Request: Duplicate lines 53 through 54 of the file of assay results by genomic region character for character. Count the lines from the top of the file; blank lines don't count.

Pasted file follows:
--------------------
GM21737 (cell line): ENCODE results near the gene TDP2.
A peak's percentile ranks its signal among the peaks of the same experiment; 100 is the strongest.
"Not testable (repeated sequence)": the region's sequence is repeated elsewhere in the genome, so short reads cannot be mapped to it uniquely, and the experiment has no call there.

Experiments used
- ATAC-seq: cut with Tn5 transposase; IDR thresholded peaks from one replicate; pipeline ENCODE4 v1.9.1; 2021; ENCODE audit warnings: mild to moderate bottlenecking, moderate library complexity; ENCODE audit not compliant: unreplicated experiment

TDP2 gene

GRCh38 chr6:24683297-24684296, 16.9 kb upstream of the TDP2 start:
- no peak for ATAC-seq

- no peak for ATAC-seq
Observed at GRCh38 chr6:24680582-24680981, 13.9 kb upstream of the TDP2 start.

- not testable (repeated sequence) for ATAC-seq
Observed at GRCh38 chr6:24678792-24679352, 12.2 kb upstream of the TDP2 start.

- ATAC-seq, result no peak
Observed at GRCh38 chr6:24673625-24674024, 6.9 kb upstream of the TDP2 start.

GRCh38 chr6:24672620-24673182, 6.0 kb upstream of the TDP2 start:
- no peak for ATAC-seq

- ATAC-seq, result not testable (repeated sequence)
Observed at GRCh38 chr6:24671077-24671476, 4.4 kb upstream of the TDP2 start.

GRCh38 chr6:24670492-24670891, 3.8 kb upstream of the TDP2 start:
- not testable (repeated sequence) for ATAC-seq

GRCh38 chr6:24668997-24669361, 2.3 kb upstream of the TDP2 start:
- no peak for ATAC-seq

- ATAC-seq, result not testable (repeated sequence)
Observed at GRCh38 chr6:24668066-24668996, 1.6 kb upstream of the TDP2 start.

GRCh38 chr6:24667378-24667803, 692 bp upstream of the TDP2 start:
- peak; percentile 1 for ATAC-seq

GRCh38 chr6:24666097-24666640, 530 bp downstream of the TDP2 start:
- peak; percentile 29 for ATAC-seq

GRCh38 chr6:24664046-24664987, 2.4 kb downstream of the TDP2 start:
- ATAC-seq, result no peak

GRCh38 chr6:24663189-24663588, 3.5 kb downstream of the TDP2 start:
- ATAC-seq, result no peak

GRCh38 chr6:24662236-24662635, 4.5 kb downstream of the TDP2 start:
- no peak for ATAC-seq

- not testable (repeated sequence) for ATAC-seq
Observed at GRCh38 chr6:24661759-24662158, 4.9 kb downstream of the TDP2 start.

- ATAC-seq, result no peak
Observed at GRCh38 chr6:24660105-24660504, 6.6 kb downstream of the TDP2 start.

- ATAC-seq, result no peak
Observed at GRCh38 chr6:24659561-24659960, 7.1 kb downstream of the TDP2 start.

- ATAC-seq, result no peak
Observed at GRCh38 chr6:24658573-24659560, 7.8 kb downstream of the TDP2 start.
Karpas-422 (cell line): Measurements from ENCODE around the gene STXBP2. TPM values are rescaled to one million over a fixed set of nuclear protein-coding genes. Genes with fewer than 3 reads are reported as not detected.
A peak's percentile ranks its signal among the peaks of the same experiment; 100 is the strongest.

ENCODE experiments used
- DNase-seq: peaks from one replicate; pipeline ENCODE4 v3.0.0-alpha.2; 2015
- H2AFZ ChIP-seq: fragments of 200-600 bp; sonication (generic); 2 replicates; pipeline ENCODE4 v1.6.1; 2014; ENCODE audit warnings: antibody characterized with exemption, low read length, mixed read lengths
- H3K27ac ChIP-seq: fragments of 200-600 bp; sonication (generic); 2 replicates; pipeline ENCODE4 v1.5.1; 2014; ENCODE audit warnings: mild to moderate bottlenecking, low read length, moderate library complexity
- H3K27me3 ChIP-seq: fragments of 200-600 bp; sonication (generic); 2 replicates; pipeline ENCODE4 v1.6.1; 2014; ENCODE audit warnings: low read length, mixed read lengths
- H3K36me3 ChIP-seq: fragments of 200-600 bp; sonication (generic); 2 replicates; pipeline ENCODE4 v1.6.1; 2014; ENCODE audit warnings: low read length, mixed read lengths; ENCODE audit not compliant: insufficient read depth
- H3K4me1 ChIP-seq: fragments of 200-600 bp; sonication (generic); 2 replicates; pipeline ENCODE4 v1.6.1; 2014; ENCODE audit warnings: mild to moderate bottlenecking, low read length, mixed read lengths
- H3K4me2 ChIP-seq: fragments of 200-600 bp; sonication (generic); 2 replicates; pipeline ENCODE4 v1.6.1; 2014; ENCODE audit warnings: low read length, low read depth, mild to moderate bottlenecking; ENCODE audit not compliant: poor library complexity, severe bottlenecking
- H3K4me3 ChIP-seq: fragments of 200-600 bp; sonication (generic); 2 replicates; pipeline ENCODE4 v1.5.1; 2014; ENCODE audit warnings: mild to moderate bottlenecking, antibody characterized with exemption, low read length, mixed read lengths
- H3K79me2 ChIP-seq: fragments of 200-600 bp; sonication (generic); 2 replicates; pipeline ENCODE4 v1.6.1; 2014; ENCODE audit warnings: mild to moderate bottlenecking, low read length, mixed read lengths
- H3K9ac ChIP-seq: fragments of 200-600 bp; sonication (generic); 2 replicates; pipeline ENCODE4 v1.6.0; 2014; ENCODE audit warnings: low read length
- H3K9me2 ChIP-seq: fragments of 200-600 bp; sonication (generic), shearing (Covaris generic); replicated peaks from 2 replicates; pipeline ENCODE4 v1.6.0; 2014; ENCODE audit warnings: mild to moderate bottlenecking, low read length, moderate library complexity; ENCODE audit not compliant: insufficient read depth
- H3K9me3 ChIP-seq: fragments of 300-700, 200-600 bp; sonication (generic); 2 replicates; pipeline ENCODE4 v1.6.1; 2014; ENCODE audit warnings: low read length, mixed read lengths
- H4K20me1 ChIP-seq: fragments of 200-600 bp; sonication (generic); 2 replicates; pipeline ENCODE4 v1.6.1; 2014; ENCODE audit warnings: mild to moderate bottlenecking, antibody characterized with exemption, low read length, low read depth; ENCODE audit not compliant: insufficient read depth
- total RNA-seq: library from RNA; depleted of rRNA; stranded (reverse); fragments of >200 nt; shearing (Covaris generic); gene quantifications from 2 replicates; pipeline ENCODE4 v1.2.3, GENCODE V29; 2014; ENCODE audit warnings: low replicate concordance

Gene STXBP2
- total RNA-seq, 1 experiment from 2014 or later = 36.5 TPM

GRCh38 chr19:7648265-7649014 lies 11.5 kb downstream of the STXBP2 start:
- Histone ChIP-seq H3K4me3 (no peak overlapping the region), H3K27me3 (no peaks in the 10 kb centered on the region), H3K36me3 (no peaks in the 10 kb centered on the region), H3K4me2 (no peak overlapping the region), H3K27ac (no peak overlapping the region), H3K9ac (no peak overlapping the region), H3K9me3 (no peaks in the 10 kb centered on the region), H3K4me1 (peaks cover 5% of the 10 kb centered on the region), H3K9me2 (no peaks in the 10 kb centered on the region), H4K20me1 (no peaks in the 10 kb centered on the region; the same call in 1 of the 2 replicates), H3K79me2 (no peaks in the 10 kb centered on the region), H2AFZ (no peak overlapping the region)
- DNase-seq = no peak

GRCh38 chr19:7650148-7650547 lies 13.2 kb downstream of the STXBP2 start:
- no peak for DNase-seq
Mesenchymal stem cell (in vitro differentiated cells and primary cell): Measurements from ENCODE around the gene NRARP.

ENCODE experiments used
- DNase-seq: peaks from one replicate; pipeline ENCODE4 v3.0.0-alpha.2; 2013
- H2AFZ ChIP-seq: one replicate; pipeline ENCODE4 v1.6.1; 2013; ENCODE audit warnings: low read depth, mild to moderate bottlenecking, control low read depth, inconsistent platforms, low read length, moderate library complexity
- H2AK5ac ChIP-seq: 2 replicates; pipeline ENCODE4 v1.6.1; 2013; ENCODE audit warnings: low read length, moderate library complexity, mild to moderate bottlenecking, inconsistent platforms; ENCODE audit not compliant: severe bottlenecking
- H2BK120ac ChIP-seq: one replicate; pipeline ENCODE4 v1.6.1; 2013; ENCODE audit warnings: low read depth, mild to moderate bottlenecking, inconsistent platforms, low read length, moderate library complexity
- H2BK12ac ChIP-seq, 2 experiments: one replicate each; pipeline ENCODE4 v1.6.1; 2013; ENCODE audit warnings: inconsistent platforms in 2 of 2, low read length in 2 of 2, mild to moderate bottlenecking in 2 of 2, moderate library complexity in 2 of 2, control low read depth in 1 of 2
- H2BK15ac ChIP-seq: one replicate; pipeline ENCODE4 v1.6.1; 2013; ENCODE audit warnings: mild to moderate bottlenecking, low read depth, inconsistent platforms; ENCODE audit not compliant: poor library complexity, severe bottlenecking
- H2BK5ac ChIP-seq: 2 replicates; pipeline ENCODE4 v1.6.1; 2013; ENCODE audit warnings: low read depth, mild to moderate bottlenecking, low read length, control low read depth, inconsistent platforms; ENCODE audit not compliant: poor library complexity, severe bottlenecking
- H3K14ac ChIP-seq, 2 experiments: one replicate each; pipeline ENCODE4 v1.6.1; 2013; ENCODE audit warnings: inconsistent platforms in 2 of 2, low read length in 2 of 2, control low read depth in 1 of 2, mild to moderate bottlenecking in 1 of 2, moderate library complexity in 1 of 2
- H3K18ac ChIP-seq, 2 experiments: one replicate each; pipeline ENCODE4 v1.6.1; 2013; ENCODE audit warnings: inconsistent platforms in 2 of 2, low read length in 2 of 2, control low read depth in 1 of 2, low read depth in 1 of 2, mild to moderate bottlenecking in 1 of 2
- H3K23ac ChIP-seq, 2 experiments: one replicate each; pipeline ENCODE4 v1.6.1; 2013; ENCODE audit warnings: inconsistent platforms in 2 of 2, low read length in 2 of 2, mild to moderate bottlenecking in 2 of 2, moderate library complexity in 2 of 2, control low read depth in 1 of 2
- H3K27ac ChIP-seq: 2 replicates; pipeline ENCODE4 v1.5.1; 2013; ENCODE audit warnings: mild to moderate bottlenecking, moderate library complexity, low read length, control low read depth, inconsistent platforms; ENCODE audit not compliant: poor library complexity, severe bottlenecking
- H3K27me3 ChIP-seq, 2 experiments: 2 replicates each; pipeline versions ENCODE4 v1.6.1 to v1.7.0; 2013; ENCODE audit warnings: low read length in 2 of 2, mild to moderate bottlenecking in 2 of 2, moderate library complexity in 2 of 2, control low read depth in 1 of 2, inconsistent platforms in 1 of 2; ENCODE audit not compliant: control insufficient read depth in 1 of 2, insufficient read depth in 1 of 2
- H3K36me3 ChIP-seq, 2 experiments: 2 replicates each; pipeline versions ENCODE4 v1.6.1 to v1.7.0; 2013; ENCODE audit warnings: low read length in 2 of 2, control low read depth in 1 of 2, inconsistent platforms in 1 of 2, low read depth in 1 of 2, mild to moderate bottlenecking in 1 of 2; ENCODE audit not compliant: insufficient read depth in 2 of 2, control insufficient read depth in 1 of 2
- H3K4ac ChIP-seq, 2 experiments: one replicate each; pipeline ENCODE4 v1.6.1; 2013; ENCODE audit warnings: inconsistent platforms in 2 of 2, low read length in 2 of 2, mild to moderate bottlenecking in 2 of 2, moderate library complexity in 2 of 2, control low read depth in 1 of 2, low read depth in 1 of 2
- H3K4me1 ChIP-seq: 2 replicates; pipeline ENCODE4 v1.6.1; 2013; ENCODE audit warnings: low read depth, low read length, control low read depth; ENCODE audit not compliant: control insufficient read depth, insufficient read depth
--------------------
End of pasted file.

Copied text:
- H3K4me3 ChIP-seq: fragments of 200-600 bp; sonication (generic); 2 replicates; pipeline ENCODE4 v1.5.1; 2014; ENCODE audit warnings: mild to moderate bottlenecking, antibody characterized with exemption, low read length, mixed read lengths
- H3K79me2 ChIP-seq: fragments of 200-600 bp; sonication (generic); 2 replicates; pipeline ENCODE4 v1.6.1; 2014; ENCODE audit warnings: mild to moderate bottlenecking, low read length, mixed read lengths